Exploring a Career in Radio with Brandy from Q101
What is it really like being in radio?
That’s the question our youth got to explore in one of our Summer Career Enrichment Highlights with Brandy Lindsey from Q101!
Brandy got involved when On the Road started, serving as a Community Teacher during our first year.
This past summer, she partnered with us to bring a group of middle school youth to Harrisonburg Radio Group and chat about the field of radio, what it’s like being an on-air personality, and what actually happens in a studio.
Normally, our youth would have visited the radio station in person, but this summer, we had to transition the program to be a virtual workshop.
But, luckily, the excitement still came through!
“They seemed stoked.” Brandy said of the youth who attended. “Seeing an actual radio station, for them, that’s really cool. And obviously they were seeing it virtually, and it was still really cool for them … so that was a good thing.”
Brandy said she was also excited to have the opportunity to share her passion with the next generation, especially since she’s often asked about how to get started in a career in radio.
Sharing her personal story with the youth, Brandy chatted about how she got started when she joined a radio club her freshman year at Radford University. Brandy worked her way up after paying her dues, as she explained, eventually getting an hour-long show in college.
After several more years in radio, she eventually found herself in Harrisonburg in 2011 to take a position at Q101, where she currently serves as the Program Director and the host of The Q Morning Show.
Q101 is currently one of eight stations at Harrisonburg Radio Group, which is where our youth got to tour while meeting with Brandy over Google Meet.
To make it happen, Brandy hooked her phone to a mini-tripod and took the youth on a virtual tour through the whole building of Harrisonburg Radio Group–from the main lobby to the sales conference rooms, and all the way to the actual radio studio, where so much of the magic happens.
“It was pretty simple, actually,” Brandy said of having to transition the experience to a virtual meeting. “It’s amazing what we’ve learned to do during a pandemic.”
While there, the youth also got to meet with various departments, including sales, production, and traffic, among others, to see how everyone works together to keep the radio station running smoothly.
But the most exciting part for the youth? Seeing how it all goes down when you’re live on air!
“I told them what I could show them on air, so we actually talked to RJ Kelly, who’s our afternoon host on WSIG, cause he was actually live in the studio [while the youth were here],” Brandy explained. So they got a chance to actually see a live break being done on the air and then got to see what our system looks like and all of that fun stuff.”
To conclude the workshop, the youth got to ask questions and hear more about what it’s like being in professional radio.
“They asked about “‘How long of a day is it?’ and ‘What does your day look like?’” Brandy said, adding that she often has to break the misunderstanding that radio personalities just come in, do their 4-hour show, and leave!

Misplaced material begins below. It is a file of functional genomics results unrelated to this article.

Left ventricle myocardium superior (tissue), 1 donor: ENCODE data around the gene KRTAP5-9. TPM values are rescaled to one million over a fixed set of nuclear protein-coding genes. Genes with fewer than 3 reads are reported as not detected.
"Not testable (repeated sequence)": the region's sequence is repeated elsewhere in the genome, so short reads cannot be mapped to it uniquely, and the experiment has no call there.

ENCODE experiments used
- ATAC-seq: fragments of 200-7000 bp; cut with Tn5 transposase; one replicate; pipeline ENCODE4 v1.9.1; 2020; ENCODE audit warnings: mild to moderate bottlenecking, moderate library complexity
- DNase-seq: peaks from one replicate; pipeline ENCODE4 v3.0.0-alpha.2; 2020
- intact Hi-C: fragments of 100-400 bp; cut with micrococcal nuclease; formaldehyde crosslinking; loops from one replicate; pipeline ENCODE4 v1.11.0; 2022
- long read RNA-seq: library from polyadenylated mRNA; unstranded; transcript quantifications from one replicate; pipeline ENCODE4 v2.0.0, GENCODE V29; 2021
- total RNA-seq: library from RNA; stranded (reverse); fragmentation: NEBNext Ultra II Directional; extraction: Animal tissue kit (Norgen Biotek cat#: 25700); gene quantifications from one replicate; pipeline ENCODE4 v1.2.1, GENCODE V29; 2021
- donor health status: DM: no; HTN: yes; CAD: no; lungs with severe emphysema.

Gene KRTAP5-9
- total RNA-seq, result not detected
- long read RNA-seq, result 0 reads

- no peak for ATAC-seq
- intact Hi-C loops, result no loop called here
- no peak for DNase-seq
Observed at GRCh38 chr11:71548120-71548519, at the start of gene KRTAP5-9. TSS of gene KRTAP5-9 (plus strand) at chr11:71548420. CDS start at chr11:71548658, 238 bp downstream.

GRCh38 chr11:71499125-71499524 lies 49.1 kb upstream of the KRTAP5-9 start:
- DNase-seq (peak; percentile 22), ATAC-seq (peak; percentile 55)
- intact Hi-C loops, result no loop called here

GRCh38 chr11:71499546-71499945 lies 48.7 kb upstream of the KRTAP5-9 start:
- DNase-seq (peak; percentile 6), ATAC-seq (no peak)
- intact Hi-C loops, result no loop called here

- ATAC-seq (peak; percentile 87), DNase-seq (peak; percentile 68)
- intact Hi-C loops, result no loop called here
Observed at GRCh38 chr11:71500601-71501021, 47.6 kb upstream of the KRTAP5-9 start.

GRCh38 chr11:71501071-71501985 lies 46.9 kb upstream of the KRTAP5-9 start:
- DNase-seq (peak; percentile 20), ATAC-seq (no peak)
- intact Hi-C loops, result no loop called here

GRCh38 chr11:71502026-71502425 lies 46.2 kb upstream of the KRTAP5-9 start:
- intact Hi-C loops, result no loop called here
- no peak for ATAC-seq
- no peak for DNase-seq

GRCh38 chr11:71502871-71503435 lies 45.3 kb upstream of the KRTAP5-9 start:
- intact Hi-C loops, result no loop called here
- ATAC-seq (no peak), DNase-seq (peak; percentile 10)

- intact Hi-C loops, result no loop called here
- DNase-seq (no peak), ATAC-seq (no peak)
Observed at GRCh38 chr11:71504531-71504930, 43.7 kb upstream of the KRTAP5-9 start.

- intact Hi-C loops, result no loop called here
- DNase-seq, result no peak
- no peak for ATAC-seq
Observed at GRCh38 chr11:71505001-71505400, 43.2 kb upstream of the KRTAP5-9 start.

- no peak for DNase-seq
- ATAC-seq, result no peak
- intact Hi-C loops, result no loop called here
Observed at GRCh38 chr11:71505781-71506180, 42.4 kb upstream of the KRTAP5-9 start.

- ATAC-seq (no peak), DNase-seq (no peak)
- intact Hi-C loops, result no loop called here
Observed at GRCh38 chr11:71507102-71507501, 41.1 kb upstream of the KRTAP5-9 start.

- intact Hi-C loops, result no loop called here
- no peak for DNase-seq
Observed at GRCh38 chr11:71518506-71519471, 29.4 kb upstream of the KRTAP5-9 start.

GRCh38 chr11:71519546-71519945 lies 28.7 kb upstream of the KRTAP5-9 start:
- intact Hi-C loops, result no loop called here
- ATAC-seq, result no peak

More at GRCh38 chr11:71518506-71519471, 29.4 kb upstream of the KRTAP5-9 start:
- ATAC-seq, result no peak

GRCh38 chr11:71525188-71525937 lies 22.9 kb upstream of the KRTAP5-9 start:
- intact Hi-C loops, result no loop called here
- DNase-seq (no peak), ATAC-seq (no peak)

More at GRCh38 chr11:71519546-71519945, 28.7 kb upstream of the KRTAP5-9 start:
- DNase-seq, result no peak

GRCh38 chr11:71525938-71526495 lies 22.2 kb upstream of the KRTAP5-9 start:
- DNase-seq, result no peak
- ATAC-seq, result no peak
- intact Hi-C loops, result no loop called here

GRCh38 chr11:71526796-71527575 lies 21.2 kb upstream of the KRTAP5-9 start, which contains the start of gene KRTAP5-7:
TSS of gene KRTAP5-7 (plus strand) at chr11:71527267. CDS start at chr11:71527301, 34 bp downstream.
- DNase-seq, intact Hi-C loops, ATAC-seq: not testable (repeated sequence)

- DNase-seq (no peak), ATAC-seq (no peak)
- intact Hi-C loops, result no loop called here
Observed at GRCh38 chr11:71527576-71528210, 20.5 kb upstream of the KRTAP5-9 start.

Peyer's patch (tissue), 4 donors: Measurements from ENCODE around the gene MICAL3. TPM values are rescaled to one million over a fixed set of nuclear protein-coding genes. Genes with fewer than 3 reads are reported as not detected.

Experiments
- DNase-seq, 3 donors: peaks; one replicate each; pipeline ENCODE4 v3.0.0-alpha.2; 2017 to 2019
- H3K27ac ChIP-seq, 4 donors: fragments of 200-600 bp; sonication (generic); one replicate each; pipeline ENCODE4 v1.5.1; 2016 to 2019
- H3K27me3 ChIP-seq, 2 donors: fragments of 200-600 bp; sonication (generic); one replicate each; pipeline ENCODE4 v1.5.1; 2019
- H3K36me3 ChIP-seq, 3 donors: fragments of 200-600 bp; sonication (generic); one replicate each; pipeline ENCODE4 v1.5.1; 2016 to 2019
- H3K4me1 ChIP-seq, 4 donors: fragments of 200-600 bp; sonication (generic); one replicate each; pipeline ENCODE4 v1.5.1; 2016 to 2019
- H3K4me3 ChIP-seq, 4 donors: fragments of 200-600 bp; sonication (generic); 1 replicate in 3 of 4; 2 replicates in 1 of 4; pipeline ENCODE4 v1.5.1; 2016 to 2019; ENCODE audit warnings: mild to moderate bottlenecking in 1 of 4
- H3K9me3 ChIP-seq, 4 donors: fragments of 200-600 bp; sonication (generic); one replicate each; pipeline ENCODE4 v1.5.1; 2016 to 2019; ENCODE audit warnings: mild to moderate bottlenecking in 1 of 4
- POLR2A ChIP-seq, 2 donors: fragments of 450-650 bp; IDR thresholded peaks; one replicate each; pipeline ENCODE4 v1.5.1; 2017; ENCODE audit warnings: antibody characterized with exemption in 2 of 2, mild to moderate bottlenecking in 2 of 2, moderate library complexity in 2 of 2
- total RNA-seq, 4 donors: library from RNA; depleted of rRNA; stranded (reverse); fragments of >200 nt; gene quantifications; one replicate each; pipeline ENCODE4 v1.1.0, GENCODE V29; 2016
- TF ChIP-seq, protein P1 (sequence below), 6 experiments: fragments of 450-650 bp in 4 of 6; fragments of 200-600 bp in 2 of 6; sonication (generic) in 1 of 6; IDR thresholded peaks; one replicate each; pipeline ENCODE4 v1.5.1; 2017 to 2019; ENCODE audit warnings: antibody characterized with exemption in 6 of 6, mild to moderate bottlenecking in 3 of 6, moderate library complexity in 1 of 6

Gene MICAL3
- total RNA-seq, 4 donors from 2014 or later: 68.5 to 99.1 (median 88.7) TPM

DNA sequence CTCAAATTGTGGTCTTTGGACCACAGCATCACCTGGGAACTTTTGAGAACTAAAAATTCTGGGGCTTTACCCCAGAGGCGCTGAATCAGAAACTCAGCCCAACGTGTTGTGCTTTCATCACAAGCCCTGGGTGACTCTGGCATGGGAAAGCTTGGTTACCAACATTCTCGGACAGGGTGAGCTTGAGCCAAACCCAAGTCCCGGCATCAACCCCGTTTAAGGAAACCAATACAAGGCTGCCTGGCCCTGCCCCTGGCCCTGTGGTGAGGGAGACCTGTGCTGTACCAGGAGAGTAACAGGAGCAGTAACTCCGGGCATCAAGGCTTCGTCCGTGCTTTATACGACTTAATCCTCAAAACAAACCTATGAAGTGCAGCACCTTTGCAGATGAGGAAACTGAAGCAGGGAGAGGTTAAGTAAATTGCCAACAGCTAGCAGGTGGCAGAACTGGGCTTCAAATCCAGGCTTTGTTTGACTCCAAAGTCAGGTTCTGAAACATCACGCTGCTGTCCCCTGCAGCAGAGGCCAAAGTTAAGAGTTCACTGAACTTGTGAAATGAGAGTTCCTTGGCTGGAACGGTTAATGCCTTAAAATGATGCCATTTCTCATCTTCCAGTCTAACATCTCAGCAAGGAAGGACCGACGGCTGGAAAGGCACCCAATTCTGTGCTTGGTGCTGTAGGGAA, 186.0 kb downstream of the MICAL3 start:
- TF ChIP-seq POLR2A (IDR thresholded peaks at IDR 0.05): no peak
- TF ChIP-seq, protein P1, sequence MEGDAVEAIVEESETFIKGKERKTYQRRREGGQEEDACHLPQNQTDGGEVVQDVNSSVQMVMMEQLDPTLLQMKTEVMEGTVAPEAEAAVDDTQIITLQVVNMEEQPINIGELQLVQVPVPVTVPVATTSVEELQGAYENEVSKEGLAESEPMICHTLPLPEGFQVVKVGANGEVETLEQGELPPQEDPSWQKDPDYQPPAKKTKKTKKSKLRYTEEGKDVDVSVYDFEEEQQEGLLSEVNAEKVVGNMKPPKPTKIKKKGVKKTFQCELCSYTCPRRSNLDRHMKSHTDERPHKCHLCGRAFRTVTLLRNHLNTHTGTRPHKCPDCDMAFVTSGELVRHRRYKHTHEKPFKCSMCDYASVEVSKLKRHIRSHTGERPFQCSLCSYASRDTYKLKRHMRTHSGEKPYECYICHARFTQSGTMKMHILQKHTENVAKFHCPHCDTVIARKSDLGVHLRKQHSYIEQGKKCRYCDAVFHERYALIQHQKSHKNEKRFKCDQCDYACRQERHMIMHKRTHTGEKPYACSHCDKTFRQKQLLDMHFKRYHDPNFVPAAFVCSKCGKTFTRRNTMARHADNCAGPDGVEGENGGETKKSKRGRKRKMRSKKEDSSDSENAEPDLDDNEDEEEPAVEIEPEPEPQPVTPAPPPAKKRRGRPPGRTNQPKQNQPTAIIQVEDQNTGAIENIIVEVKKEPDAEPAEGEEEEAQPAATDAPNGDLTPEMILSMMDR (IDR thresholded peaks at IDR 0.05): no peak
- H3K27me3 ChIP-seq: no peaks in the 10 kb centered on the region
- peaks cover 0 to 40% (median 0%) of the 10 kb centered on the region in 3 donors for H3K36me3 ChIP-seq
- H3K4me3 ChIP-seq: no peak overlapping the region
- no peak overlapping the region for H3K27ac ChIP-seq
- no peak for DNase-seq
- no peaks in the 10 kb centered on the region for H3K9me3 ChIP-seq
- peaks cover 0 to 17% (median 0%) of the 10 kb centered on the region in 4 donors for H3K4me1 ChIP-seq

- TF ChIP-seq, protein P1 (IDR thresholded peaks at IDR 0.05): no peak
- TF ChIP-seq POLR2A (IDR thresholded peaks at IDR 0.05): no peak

Brandy said sharing her story helped reconnect her to her passion while demonstrating the importance of On the Road’s mission.
“I think we can forget the magic cause we do it all the time, but they do really get excited to see that this is what it looks like and this is how it happens,” Brandy said.
Brandy, who grew up in VA Beach, said she didn’t necessarily set out to be in radio, partially because she didn’t have a full grasp on the various paths she could take once she graduated high school.
But career programs, like those we have at On the Road, can make a huge difference for youth, she said.
“I think you’re better prepared [for the future] if you are in a career program like On the Road,” Brandy said . “You have a better grasp of, ‘Okay, this was fun, but it’s not really my bag,’ or ‘This was really cool. I’d like to know more.’
Brandy added that these experiences also show youth, in a tangible, hands-on way, that there are many opportunities and many paths before them—especially for those who have been with On the Road for several years.
“The kids that I did the [Career Enrichment Course] with in the first year, they’re all, I believe, seniors in high school right now. So, to think, if you’ve done [On the Road] from the beginning of middle school, how many different careers have you had the chance to actually get a more in-depth look at?
“That, alone, is a huge step in figuring out what you’re going to do … and knowing what you’re going to do when you get to college,” Brandy said.
When asked what she would want to say to a young person interested in radio, Brandy said she’d tell them that they “have to have a passion for it.”
“We are here to entertain, but we’re also here to inform and to help the community. So, that’s what it’s got to be about: It’s got to be a love for community and a love for music and a love for radio. That’s how you thrive,” Brandy said, adding that the “the listeners, the people, the community” are definitely her favorite part of the job.
And her focus on building community is why Brandy says she’s continued to support our mission at On the Road.
“The reason it works well and the reason that I continue to support On the Road Collaborative … is that we have the same common goal, which is to help the community,” Brandy explained, adding that being involved with our programs makes her feel like she’s taking that commitment to another level.
“Doing this [with On the Road] definitely makes me feel like, ‘Okay, there’s a reason you’re here and it’s to make an impact in some way. And maybe this is that way.”
To learn more about being a Community Teacher, visit our website.